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Tiny computers: on a stick or implantable

Mr. Andes, my high school math teacher, drove a Camino and introduced me to computers.  Ages ago, he chaperoned a field trip to an Alcoa plant where a giant room housed a giant, room-sized computer.  Since then, computers have progressively become both more powerful and smaller.

In that vein, I’d like to introduce two cutting edge devices.  One’s just about to hit the consumer market (computer on a stick) and the other one is in various phases of R&D (including implantable computers).

At least two ‘computer on a stick’ products will be released this year: the Intel Compute Stick and the Asus Chrome Bit.  Each of these wireless devices is about this size of a ‘good-sized’ thumb drive and plugs into an HDMI port on a monitor. Peripherals connect via a USB port.

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If ‘computer on a stick’ is too big for you, the world’s smallest computer is now about one millimeter cubed.  Built by engineers at the University of Michigan, the Michigan Micro Mote (aka M3) has input, output and processing capabilities.  It can be powered by ambient light, body heat and other options are in the works.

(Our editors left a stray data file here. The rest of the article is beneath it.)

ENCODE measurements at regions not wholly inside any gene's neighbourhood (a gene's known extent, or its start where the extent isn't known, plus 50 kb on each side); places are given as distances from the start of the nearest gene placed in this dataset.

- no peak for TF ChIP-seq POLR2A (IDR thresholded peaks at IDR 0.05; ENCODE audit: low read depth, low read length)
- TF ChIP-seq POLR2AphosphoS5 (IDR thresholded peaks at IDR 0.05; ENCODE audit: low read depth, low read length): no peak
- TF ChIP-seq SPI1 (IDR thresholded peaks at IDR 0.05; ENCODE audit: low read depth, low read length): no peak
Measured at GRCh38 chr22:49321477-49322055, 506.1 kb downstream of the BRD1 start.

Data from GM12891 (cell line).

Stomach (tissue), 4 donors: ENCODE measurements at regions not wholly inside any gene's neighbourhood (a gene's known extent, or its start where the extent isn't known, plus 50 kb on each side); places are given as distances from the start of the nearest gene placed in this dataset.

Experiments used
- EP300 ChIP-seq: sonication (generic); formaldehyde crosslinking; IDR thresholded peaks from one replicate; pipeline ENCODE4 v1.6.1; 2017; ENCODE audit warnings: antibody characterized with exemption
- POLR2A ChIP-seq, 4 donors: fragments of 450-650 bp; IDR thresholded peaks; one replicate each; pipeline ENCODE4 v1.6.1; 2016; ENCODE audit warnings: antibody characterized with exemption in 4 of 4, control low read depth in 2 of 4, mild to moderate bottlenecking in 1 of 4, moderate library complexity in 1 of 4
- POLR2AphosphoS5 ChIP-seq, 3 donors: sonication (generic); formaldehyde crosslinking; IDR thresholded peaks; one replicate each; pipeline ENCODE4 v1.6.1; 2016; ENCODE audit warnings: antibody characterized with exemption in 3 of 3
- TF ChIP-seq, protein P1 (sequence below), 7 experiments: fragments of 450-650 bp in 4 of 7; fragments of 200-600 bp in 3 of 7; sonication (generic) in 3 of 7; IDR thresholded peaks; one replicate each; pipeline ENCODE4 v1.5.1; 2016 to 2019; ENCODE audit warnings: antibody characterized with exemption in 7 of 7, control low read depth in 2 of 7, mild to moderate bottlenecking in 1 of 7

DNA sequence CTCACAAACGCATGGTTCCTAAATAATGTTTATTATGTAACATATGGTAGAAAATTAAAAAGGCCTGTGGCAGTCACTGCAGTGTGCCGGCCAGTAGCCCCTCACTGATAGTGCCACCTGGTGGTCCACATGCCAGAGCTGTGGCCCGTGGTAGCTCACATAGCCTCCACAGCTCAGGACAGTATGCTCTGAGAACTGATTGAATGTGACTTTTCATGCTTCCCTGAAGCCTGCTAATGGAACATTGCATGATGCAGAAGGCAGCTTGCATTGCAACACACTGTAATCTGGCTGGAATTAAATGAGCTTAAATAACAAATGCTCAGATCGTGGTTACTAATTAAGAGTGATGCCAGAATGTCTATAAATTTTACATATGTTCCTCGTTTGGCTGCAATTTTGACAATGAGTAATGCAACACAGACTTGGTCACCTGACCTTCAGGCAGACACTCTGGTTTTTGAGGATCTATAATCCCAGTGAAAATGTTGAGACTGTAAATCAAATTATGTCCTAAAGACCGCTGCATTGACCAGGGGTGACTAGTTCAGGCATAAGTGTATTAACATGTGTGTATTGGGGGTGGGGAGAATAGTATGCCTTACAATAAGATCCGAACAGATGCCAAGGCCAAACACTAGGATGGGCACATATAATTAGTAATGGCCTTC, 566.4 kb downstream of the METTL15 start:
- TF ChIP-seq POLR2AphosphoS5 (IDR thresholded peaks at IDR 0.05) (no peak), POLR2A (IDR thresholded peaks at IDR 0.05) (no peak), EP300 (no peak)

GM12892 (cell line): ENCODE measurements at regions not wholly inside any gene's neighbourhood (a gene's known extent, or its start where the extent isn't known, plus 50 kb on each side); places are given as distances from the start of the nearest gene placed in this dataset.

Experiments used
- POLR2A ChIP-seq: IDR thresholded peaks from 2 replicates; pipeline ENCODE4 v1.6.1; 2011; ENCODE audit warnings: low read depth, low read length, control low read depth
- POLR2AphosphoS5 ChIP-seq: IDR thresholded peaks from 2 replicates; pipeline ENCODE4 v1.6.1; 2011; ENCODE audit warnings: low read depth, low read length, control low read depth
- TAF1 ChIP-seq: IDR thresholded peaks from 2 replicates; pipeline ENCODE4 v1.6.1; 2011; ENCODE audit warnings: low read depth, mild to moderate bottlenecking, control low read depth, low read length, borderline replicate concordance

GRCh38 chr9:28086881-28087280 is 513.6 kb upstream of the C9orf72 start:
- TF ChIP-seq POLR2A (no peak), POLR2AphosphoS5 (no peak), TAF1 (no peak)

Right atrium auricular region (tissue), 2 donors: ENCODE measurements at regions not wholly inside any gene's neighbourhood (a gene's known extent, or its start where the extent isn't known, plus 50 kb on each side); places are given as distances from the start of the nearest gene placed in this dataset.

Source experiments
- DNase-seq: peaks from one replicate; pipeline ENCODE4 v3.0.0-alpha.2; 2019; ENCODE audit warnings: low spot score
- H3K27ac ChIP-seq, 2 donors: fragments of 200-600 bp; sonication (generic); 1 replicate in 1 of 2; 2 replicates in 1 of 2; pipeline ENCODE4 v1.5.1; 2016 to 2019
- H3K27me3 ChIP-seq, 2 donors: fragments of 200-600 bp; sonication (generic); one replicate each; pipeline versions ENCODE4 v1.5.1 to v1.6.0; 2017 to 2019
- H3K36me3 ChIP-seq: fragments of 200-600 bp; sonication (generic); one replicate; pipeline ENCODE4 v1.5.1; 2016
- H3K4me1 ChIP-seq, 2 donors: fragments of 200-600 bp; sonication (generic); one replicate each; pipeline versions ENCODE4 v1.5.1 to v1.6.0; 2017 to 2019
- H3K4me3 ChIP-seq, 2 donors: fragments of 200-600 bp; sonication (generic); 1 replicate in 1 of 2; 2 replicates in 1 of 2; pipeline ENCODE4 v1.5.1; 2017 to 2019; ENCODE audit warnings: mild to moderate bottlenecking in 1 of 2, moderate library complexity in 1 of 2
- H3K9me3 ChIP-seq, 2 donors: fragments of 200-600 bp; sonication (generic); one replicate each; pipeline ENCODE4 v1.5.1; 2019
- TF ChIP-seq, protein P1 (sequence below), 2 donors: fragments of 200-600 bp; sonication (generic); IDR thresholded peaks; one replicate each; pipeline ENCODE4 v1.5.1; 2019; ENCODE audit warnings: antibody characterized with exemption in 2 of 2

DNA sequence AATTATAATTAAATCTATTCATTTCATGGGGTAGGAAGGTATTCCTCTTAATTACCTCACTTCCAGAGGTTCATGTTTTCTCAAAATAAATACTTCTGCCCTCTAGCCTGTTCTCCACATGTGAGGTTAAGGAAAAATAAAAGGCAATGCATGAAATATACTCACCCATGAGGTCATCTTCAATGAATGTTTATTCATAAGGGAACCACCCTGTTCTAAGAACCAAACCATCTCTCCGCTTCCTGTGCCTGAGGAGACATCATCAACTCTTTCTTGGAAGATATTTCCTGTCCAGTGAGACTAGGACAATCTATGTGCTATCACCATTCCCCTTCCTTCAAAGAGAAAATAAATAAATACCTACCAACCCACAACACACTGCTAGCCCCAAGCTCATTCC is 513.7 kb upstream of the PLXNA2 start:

“Michigan has been inundated with requests to use these devices in applications from monitoring concrete and oil wells to researching the behavior of snails.”  Other projected uses include the Internet of Things (IoT) and pressure tracking for brain trauma and glaucoma.

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The potential uses for the M3 computer are just as exciting and unimaginable now as the giant computer that Mr. Andes introduced.

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